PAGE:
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Court’s Spotlight Reading series hopes to redefine—and ultimately expand—the canon of classic Theatre by presenting readings of rarely produced plays by authors of color. The series aims to introduce more Chicagoans to the authors and their work, and to expand Court’s artistic values into more communities in the city, with a focus on the south side.

The inaugural year of the program attracted more than 400 attendees, and we hope to expand upon that success as we establish new relationships. A list of past readings is available here.

The Spotlight Reading series is made possible in part by a grant from

The Joyce Foundation

Photo by Crystal Wiley-Brown.

2018 Spotlight Reading Series Events:


The Dance on Widow’s Row

Written by Samm-Art Williams | Directed by Aaron Mays
NEIU Carruthers Center for Inner City Studies
Monday February 26 | 6:30PM

The Dance on Widow’s Row is a comedy about four widows who, despite the odds, are determined to find love. Depicted in a fictional coastal community in eastern North Carolina, Magnolia, Annie, Simone and Lois invite the area’s most eligible bachelors to an intimate soiree. Having already buried nine husbands altogether, the women are willing to defy small-town mores and endure vicious gossip if there’s a chance to meet Mr. Right tonight.

 

Puddin ‘n Pete
Written by Cheryl L. West | Directed by Ernest Perry, Jr.
AKArama Community Service Center
Monday, April 16 | 6:30PM

Puddin is an executive secretary with plans for a better future and a deep mistrust of men. Pete is a high school janitor with little education or guile but plenty of down-home, country wisdom. Each one has had failed marriages, but this middle-aged couple has put their bad experiences behind them, discovering what they have in common is their need for each other.

 

The Independence of Eddie Rose
Written by William S. Yellow Robe Jr.
Directed by Juan Ramirez
American Indian Center
Monday, July 23 | 6:30PM

This Native American drama tells the story of a teenage boy confronted with the challenges of family alcoholism and domestic violence. Eddie is forced to choose between the learned way of a broken society and traditional values of the Red Road. While pursuing self-discovery, he saves his younger sister and, with the help of his aunt’s wisdom, works to save his family.

 

Long Time Since Yesterday
Written by P.J. Gibson | Directed by Patrese D. McClain
South Shore Cultural Center
Monday, September 17 | 7:00PM

Set in suburban New Jersey in the early 1980s, this potent drama is about a reunion of college classmates, now in their thirties, at the funeral of a friend who killed herself. These women are prosperous, professional Black women who have gone through the 1960s and come out on top of the 1980s. At the wake, they confront the truth about their own lives and about the suicide which has again brought them together.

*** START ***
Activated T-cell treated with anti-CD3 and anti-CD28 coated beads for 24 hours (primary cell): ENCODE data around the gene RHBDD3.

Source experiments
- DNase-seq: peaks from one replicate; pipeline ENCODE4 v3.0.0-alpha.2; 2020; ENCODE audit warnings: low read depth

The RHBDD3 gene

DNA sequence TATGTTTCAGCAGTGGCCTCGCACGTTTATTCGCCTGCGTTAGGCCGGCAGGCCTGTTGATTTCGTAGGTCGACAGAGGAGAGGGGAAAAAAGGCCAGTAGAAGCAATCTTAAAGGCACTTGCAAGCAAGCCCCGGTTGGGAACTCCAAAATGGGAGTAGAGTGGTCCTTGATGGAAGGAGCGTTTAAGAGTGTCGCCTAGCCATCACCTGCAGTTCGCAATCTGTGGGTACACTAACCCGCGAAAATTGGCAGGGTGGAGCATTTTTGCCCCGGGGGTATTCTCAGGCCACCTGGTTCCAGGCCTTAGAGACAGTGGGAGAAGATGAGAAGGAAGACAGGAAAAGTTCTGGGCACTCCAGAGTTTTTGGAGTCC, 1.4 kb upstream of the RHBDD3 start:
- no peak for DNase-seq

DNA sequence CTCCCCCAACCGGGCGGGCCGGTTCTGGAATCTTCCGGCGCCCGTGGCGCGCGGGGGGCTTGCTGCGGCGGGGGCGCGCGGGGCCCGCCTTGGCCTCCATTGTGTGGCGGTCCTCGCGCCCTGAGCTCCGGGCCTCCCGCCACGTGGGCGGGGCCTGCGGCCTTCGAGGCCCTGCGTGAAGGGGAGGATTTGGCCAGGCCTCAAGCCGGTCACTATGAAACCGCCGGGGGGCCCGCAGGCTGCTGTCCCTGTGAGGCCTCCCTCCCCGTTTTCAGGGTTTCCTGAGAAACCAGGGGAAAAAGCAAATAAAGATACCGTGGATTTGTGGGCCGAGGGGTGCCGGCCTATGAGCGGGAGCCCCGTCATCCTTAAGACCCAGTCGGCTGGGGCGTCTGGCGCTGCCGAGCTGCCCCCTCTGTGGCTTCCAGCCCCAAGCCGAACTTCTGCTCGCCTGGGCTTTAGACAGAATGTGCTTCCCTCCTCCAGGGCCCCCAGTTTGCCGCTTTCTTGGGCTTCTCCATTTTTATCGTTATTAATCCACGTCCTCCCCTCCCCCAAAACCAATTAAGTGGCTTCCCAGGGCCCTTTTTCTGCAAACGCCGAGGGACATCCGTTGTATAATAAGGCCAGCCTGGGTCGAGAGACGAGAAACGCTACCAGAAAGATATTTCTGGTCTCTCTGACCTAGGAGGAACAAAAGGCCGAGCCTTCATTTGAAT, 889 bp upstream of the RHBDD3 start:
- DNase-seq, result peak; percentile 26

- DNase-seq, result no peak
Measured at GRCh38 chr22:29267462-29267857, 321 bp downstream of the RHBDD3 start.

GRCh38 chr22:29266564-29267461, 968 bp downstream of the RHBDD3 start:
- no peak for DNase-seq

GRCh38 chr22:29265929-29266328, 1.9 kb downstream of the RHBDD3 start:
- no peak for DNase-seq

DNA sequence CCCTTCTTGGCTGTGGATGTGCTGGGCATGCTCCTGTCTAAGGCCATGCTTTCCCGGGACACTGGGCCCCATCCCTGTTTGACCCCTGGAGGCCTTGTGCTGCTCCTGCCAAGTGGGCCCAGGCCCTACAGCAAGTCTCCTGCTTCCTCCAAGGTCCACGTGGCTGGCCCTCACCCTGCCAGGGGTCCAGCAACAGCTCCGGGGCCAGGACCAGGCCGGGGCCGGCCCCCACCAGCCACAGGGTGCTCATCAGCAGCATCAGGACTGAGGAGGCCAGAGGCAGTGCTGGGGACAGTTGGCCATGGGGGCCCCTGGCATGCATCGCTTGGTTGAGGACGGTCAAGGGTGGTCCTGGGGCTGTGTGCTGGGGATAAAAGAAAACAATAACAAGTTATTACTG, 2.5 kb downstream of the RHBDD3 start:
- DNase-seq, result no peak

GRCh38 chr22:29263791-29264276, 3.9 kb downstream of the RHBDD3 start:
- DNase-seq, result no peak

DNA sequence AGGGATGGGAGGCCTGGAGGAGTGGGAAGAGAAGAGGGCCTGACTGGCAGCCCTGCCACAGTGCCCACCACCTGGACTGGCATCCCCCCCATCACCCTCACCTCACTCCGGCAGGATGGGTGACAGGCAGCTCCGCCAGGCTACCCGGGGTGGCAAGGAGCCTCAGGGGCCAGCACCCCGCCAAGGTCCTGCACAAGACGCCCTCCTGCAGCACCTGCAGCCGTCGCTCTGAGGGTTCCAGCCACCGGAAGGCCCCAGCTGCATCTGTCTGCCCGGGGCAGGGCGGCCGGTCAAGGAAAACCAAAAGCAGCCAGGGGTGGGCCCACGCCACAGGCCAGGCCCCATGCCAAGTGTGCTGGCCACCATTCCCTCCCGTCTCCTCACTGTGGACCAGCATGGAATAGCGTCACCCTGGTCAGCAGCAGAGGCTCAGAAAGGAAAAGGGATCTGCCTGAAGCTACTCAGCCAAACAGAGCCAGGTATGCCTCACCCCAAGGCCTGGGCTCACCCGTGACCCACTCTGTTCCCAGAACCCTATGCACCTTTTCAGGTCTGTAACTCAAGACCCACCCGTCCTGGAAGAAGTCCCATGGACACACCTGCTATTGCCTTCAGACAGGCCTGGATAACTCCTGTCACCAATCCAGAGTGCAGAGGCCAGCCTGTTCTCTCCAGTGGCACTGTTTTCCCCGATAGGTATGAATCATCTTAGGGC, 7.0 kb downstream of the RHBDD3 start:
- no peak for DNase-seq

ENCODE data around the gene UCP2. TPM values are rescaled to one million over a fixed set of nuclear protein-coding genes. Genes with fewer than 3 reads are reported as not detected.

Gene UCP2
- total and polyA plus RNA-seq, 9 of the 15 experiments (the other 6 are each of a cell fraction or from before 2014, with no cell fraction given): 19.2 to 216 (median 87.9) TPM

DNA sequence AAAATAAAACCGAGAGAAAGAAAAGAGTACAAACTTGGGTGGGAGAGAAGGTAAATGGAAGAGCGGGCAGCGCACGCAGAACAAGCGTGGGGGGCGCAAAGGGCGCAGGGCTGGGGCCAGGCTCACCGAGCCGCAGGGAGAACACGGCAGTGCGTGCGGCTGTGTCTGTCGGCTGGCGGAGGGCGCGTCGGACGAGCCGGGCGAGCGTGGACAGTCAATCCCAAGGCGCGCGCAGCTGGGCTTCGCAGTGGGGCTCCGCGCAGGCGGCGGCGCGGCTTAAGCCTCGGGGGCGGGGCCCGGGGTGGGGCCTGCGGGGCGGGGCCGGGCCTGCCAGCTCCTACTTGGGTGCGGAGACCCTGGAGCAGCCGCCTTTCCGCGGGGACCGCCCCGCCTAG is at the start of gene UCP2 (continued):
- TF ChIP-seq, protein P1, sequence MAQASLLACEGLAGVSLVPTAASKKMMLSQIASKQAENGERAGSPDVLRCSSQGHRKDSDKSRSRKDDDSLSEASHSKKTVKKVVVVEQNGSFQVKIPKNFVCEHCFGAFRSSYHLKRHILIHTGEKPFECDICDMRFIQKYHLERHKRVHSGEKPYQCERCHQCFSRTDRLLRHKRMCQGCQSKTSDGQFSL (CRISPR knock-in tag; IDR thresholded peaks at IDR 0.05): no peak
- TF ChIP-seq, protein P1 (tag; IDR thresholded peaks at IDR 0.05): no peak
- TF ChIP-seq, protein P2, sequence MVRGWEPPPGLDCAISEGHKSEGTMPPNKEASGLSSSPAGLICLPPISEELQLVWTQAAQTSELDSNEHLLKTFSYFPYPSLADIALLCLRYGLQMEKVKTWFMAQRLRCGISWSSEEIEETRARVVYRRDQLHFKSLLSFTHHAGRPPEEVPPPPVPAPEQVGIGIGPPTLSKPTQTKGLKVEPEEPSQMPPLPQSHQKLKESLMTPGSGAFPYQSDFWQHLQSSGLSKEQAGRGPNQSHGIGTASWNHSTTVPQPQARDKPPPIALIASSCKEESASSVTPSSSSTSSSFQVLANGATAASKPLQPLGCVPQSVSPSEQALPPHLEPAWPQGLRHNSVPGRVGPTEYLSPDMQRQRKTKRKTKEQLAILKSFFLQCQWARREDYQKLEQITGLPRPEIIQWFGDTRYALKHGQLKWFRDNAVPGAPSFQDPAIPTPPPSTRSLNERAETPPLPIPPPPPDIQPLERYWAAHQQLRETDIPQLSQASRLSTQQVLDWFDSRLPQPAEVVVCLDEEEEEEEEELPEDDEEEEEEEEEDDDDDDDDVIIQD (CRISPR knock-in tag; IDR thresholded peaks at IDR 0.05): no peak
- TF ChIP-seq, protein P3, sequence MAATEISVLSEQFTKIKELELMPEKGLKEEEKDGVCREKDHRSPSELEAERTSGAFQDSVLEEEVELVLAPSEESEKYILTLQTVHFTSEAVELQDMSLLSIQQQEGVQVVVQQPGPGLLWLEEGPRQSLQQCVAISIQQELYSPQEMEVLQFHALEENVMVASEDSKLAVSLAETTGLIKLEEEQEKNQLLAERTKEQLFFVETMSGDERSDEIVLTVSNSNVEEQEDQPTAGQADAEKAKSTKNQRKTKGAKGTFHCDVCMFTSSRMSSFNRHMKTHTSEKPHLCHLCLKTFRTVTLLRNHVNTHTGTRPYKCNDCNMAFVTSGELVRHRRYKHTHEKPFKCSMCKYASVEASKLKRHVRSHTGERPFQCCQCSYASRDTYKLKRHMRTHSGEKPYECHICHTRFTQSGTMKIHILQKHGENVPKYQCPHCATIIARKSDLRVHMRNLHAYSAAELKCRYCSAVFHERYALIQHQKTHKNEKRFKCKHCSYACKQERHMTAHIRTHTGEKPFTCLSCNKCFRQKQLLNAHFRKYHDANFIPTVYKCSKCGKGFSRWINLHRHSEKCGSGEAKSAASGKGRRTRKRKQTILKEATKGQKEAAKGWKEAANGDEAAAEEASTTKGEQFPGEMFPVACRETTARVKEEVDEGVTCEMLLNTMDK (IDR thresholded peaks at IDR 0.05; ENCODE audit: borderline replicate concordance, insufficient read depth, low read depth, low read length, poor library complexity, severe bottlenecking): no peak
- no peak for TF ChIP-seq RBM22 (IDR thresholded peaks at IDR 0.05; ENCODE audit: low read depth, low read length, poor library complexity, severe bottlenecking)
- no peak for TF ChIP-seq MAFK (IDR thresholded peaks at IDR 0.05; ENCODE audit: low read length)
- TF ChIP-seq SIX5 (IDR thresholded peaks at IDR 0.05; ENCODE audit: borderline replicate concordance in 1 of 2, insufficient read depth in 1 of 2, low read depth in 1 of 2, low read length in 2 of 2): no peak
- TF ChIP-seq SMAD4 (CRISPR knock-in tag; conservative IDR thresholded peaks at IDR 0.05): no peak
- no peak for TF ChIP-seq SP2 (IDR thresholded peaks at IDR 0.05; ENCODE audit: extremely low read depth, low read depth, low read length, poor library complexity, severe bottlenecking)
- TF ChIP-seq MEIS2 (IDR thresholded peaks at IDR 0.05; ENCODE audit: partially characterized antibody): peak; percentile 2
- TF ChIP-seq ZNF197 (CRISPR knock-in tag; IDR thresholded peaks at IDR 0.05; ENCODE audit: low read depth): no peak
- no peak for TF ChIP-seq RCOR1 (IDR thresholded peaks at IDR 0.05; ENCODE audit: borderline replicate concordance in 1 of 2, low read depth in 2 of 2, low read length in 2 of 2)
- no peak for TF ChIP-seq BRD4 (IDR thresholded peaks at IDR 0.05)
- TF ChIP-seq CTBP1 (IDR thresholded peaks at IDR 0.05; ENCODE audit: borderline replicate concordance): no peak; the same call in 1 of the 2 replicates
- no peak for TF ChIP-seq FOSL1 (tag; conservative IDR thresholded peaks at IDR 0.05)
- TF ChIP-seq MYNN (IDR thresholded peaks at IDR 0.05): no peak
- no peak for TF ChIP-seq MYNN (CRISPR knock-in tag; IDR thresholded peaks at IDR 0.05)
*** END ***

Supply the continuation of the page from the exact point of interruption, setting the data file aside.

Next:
Burghers of Calais
Written by Edgar White | Directed by Ron OJ Parson
NEIU Carruthers Center for Inner City Studies
Monday, November 5 | 6:30PM

In this farce from 1970, playwright Edgar White finds parallels the real-life story of the Scottsboro Boys and Auguste Rodin’s Burghers of Calais, a famous sculpture epicting the town’s fathers who offered themselves as hostages to the invading English during the Hundred Years’ War.

Spotlight Reading: The Dance on Widow’s Row

Feb 26

by Samm-Art Williams
directed by Aaron Mays

A citywide, yearlong event to rediscover classic plays by writers of color. The Dance on Widow’s Row is a comedy about four widows who are determined to find love. They invite the area’s most eligible bachelors to an intimate soirée. Having already buried nine husbands altogether, the women are willing to defy small-town mores and endure vicious gossip if there’s a chance to meet Mr. Right tonight.  

More Info Tickets

Spotlight Reading: Puddin ‘n Pete

Apr 16

by Cheryl L. West
Directed by Ernest Perry, Jr.

A citywide, yearlong event to rediscover classic plays by writers of color. Puddin is an executive secretary with plans for a better future and a deep mistrust of men. Pete is a high school janitor with little education or guile but plenty of down-home, country wisdom. Each one has had failed marriages, but this middle-aged couple has put their bad experiences behind them, discovering what they have in common is their need for each other.